9. His advice made me think of Makoto Shinkai ( http://en.wikipedia.org/wiki/Makoto_Shinkai ). Shinkai produced the film Voices of a Distant Star single-handedly on a personal computer, and the talent he displayed in creating that film launched him into a respectable independent filmmaking career, later producing the (excellent and gorgeous) films The Place Promised in Our Early Days and 5 Centimeters per Second.

    I think his story is an excellent example of what a filmmaker or animator can do with just a computer and their talent.

  10. Fritz the Cat may have been groundbreaking animation, but it was also virulently racist and sexist. The black characters were drawn as crows. The women were dogs. This was appalling even in the 70s.

  11. Ralph Bakshi may have some Don Quixote in him, which I suppose makes him a hero to some. But to sit idly by and listen to the man who brought us Lord of the Rings the animated movie criticize Disney’s nine old men is enough to make me wretch.

    The man is not untalented, but he’s not all that either.

  12. I’m not sure how you can’t be inspired to some degree by this. Some commenters here who are questioning whether the film was finished or not are missing the point, which I think is – Make it happen yourself.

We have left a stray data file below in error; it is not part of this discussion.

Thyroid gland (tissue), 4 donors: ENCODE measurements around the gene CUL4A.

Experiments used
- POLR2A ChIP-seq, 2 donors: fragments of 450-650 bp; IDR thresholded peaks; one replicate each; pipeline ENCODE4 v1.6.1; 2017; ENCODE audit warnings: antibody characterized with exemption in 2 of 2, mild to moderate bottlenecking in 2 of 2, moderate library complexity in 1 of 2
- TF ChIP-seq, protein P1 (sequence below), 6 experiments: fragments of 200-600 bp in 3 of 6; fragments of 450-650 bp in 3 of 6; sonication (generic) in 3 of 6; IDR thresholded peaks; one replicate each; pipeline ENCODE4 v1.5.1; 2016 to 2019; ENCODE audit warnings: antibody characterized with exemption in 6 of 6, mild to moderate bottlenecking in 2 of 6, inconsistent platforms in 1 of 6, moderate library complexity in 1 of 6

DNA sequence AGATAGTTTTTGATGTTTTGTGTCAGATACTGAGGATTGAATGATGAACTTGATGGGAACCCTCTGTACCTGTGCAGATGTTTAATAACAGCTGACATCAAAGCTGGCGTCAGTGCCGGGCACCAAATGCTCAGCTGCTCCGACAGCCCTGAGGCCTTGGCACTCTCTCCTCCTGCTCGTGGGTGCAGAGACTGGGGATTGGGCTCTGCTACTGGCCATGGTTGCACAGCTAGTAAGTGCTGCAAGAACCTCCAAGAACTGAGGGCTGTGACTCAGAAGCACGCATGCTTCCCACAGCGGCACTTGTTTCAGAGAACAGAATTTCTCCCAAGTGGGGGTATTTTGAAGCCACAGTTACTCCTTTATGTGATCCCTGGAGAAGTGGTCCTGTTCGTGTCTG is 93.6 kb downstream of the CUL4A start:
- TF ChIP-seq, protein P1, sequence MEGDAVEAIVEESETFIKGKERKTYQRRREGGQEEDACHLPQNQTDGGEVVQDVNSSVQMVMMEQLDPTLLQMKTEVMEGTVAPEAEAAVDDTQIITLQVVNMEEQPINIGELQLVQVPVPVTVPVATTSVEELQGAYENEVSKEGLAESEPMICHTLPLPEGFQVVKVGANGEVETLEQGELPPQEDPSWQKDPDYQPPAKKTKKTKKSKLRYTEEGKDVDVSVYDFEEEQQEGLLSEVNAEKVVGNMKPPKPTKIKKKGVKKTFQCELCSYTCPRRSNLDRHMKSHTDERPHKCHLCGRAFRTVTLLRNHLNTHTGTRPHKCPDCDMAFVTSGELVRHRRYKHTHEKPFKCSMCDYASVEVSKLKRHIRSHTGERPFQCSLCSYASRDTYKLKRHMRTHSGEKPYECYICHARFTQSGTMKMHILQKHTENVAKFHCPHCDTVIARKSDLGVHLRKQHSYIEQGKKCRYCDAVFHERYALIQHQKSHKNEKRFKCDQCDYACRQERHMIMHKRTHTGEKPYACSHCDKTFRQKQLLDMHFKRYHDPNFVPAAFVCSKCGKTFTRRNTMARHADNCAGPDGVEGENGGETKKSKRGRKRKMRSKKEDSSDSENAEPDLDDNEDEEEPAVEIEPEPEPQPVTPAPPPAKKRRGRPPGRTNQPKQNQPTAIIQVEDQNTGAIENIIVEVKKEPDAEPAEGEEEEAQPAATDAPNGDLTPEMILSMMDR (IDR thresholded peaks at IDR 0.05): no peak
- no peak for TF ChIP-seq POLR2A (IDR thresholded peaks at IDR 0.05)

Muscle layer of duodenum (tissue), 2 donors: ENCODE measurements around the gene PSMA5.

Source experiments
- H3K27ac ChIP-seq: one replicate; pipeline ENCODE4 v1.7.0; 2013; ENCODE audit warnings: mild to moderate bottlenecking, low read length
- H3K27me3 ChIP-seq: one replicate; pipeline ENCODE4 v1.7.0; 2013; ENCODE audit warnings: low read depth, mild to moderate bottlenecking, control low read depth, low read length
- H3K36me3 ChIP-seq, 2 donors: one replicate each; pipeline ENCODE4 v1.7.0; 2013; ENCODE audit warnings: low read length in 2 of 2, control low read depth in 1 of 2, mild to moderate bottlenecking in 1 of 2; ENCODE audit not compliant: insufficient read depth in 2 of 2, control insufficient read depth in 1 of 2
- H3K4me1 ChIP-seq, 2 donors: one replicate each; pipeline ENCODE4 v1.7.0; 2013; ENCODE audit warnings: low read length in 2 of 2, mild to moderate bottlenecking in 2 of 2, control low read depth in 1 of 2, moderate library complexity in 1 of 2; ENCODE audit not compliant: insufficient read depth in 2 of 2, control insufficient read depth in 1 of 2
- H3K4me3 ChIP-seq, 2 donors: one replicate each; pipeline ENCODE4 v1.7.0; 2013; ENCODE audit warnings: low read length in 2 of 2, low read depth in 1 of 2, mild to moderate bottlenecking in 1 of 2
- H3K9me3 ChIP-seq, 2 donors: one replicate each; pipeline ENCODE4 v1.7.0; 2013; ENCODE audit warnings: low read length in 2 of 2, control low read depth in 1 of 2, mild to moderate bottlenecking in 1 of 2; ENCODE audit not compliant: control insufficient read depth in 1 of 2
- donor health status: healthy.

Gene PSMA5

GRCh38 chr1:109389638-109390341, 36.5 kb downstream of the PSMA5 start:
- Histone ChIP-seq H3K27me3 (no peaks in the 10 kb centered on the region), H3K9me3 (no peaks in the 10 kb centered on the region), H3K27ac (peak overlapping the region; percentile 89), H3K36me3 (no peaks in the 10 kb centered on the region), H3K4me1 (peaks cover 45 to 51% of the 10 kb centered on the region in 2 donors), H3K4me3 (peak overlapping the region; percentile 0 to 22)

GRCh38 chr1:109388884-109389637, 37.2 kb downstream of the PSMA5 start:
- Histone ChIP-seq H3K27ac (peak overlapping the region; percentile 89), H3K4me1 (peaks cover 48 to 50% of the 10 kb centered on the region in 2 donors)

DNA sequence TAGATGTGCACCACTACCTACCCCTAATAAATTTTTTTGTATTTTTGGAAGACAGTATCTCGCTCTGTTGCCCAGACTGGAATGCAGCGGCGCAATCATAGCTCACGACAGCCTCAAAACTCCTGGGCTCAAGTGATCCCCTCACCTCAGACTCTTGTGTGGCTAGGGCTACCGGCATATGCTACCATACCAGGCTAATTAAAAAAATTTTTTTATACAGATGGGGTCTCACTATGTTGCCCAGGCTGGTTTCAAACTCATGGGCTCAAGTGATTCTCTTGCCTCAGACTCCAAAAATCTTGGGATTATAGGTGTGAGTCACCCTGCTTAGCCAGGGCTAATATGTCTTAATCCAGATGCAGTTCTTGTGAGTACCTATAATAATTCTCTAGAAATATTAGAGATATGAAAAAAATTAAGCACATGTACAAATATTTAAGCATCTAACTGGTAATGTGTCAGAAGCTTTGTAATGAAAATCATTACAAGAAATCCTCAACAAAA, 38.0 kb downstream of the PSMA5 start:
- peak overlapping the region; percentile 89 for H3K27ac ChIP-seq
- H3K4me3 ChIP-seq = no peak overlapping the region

13. If all you know of Bakshi is his rotoscope films, you just don’t know Bakshi. Compare apples to apples… When Bakshi was making Fritz the Cat, Heavy Traffic and Coonskin, Disney was making the Aristocats and Robin Hood. Tired stuff. Disney has been making “talking dog” and princess movies for over a half century. Bakshi’s early films were not only unlike any other animated film made before them, they were unlike any other film of any type. Disney turned animation into a genre. Ralph fought to keep it a medium.